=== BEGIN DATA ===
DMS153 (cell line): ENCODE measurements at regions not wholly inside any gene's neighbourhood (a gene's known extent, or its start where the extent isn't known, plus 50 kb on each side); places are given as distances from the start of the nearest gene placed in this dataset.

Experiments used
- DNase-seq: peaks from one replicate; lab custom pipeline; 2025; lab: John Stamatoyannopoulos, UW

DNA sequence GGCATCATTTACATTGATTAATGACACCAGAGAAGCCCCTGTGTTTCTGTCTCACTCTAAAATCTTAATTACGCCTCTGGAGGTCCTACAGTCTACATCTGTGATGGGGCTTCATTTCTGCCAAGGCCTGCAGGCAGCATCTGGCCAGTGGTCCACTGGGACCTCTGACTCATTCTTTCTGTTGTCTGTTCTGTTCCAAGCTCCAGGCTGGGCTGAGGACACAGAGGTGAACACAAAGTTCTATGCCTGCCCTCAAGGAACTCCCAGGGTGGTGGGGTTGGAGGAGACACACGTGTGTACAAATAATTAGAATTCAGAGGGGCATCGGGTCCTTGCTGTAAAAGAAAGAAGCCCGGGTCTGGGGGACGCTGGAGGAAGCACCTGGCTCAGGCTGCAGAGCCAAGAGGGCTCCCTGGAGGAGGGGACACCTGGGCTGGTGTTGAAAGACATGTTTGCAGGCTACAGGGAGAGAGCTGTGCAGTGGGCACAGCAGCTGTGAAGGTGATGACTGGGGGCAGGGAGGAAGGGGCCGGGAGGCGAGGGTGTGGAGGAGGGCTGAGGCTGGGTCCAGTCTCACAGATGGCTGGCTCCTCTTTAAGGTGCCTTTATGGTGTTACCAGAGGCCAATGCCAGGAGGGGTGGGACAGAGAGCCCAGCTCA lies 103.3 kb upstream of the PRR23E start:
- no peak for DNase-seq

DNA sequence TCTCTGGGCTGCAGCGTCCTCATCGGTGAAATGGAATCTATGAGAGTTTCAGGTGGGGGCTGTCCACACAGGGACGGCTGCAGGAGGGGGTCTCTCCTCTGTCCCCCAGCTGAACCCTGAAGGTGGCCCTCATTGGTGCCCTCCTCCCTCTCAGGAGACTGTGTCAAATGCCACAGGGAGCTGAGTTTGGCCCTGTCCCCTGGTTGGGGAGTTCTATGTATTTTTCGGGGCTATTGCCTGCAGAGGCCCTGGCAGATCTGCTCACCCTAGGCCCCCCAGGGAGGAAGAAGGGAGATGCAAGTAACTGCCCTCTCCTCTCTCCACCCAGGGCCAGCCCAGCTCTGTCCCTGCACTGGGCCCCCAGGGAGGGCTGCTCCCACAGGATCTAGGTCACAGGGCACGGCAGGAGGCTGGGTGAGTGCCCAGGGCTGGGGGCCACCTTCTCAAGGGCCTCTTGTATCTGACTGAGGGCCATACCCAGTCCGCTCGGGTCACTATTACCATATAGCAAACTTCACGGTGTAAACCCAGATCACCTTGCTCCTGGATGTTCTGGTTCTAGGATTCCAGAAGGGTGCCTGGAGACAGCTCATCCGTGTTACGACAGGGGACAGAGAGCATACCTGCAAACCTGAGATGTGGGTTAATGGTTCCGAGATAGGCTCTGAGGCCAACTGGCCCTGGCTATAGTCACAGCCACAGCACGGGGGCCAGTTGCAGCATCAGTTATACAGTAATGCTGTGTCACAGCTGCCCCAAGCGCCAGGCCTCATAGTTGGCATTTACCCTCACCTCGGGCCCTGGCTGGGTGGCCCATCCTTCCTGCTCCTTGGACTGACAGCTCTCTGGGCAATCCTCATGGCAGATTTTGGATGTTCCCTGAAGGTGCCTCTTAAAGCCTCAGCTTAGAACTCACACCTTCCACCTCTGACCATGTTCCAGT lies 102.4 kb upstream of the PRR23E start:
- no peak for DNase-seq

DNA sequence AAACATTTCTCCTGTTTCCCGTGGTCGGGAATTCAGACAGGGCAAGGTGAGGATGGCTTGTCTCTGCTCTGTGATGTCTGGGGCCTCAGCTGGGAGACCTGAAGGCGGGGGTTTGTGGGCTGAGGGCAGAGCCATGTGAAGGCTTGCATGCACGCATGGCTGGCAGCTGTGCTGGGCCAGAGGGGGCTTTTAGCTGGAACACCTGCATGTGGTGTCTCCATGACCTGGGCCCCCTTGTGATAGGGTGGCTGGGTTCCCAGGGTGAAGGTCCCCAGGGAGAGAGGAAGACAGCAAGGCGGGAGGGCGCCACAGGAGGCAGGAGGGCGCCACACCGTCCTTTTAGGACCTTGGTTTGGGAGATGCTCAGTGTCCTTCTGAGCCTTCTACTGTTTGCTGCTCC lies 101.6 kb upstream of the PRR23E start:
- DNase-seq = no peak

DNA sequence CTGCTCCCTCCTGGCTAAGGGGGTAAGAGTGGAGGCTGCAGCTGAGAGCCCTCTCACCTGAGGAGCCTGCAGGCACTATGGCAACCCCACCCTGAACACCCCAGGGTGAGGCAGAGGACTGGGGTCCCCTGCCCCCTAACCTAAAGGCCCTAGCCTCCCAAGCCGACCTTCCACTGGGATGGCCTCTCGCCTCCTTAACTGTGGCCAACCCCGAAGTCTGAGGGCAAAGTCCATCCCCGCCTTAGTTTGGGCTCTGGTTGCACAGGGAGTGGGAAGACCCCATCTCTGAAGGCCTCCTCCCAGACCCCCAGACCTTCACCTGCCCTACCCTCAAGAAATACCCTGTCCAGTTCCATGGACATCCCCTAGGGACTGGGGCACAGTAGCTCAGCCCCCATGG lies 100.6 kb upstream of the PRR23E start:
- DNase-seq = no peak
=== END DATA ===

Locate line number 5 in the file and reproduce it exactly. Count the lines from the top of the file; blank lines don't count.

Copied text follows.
- no peak for DNase-seq